For today’s Nice Price or Crack Pipe contest we have a Mitsu… I mean a Chrys… um, Dodge… er, Plymouth…? Oh hell, they sold these things under too many names. We’ll still have to decide if the seller of this one has named a good price.
If you piss off a friend and they take out their anger towards you by beating the shit out of your car, that shows poor judgment on both your parts. You should be ashamed for your poor choice of friends, and they should feel bad about their indirect parry to your initial transgression.
There were no bad choices to be had when it came to last Friday’s beat up 1985 Chevy Camaro, there was just too much pissed-off girlfriend inflicted damage there to warrant its asking, and that cracked-up Z-28 went down in an 85% Crack Pipe loss. Speaking of Warrant, I’ll bet there’s one of that band’s CDs in that Chevy.
While GM was cranking out F-bodies like that Camaro, and Ford was fine-tuning the Fox-bodied Mustang to fight them for yet another year, the third member of the Big Three, Chrysler, was addressing their need for RWD hot shoe, lead foot fare not with domestic bliss, but with cars imported from Japan.
By the late ‘80s Chrysler had pretty much fully embraced the transverse engine/front-wheel drive layout for most all of what they built, and the company really didn’t have a domestic platform to compete with the Camaros, Mustangs, and Firebirds. Fortunately they had friends with benefits in Japan, and they leveraged Mitsubishi for a ton of lightly rebranded iron.
This 1988 Chrysler Conquest is so light in the rebranding department that even the seller can’t make up his mind whether it’s a Chrysler Conquest ESI or a Starion ESI. To make matters even more confusing, Chrysler eventually also sold the Conquest as both Dodge and Plymouth products as well, because why the hell not!
Whatever it is, it looks to be in pretty nice shape, and believe you-me, you don’t find too many of these this nice any more. It apparently has taken some work to keep it in shape over the long haul. There’s a respray in the car’s past, and that is starting to get funky according to the ad. You can see that the front air dam has had an unfortunate brush with an immovable object, and needs to be re-glassed or replaced.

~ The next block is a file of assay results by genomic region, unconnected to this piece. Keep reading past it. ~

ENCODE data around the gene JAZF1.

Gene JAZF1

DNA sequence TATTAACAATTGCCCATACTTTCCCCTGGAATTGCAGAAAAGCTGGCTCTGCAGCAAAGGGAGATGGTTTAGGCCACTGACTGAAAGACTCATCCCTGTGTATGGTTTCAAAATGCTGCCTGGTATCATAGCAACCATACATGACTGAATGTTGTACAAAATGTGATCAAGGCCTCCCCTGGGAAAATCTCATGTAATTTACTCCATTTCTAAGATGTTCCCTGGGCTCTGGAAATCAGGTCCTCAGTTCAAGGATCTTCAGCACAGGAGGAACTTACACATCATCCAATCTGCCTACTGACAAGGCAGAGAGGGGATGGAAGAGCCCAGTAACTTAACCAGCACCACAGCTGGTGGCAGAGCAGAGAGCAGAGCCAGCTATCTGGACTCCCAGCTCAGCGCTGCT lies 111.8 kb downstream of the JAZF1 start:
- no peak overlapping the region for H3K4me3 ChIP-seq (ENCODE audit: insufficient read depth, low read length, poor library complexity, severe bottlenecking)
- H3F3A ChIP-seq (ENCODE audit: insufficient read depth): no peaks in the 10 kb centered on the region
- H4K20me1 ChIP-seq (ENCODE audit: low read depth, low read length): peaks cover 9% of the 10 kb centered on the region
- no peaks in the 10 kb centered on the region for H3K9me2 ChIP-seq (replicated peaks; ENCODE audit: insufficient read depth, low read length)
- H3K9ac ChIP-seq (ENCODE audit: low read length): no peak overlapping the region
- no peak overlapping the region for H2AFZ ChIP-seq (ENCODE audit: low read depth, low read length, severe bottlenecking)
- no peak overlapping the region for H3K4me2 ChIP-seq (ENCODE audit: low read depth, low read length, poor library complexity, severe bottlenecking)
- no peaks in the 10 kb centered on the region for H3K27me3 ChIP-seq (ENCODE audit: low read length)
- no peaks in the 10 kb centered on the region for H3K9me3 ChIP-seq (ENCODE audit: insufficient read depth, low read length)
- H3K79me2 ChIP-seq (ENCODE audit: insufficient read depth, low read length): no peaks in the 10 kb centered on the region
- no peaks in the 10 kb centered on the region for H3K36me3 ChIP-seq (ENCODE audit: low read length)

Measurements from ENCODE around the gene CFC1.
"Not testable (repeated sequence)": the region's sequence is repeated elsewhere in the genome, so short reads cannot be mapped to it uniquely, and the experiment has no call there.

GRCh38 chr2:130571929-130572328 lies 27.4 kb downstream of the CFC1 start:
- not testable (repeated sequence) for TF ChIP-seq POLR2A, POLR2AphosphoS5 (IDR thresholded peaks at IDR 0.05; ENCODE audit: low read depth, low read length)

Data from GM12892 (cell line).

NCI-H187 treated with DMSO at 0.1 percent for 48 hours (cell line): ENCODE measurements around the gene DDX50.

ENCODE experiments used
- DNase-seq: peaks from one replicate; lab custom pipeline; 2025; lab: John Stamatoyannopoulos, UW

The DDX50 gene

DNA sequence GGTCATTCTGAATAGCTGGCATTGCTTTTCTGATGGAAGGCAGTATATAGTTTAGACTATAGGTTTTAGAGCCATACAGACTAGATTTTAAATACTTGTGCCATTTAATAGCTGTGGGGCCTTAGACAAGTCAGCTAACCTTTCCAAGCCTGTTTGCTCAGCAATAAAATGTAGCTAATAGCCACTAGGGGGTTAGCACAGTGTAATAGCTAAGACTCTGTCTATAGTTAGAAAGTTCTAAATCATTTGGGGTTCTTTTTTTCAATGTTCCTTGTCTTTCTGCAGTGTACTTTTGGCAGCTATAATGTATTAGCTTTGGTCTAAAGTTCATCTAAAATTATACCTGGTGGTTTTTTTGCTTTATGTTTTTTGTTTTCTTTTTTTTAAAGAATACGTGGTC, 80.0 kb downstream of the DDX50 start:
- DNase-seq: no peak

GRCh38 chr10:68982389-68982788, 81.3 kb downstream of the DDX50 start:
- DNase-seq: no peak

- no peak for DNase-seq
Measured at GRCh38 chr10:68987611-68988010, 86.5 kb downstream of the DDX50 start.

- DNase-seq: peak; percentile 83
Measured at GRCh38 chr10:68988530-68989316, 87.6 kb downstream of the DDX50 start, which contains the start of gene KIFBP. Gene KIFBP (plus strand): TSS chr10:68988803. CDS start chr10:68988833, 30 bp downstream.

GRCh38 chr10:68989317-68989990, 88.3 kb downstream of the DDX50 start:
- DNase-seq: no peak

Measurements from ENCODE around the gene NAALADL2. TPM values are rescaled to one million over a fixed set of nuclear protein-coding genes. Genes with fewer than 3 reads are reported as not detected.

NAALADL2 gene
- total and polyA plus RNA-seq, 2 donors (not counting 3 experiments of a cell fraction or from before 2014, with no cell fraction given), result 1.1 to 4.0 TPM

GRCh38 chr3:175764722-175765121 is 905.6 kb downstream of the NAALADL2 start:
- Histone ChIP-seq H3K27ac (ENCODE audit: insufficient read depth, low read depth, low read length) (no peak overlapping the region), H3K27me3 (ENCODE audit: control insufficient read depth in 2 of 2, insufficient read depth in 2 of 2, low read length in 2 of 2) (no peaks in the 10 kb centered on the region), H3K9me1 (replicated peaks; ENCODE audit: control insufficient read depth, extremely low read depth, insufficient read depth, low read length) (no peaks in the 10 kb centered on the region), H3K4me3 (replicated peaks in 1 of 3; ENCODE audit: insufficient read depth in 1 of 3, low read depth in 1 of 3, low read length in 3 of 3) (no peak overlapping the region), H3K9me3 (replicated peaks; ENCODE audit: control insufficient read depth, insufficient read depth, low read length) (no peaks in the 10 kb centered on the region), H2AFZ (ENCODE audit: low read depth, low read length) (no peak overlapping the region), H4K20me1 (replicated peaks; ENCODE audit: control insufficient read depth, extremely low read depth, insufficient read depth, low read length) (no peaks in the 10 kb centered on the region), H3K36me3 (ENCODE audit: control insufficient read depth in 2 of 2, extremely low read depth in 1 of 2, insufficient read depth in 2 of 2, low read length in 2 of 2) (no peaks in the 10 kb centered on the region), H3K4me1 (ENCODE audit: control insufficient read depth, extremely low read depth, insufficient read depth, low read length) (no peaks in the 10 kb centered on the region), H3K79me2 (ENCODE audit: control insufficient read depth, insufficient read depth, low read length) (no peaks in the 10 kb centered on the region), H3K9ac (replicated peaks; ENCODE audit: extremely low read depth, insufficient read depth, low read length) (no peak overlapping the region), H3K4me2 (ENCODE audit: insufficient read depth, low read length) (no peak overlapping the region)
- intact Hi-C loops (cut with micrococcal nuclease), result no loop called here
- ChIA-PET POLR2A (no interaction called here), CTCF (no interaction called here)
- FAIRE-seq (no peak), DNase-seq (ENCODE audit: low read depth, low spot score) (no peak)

Other than that this 138,000-miler seems okay on the outside, rust-free, and the desirable wide body edition too boot. It even has its factory five-spoke alloy wheels which is an impressive feat considering how easy a change those can be.
On the inside, this car is like a time machine. No, I don’t mean its a popular but fanciful trope of science fiction, but so clean and seeming unmolested that sitting in it you’ll think you’ve been transported back to the Reagan era. And you’ll really feel it as the mechanized mouse belts close around your neck. There’s a Momo steering wheel and a fancy shift knob in here too, along with a Kenwood stereo, so you won’t feel too out of time.
Mechanically, the car has apparently also gone through the change of life. The ad notes that the 2.6-litre 145-bhp hemi-head four has been ‘professionally rebuilt’ with a slew of usual suspect parts replaced, and notably the balance shafts removed.
It now also has a non-jet head which is a good thing, but if your state requires a stringent visual inspection for emissions testing, it likely won’t pass. Most states don’t seem to give a damn about cars this old, so check it out before you buy. Caveat Emptor and all that. A five-speed stick backs up the turbo’d Astron.
The price tag for this survivor Starion is $5,200, and it’s now time to vote on whether that seems like a good deal or not. For people who really always wanted one if these, it’s looking like the window’s closing on the opportunity to get down with a good one. Is this one good enough to plunk down $5,200? Or, is this a deal in name only?
H/T to Eric Sansom for the hookup!
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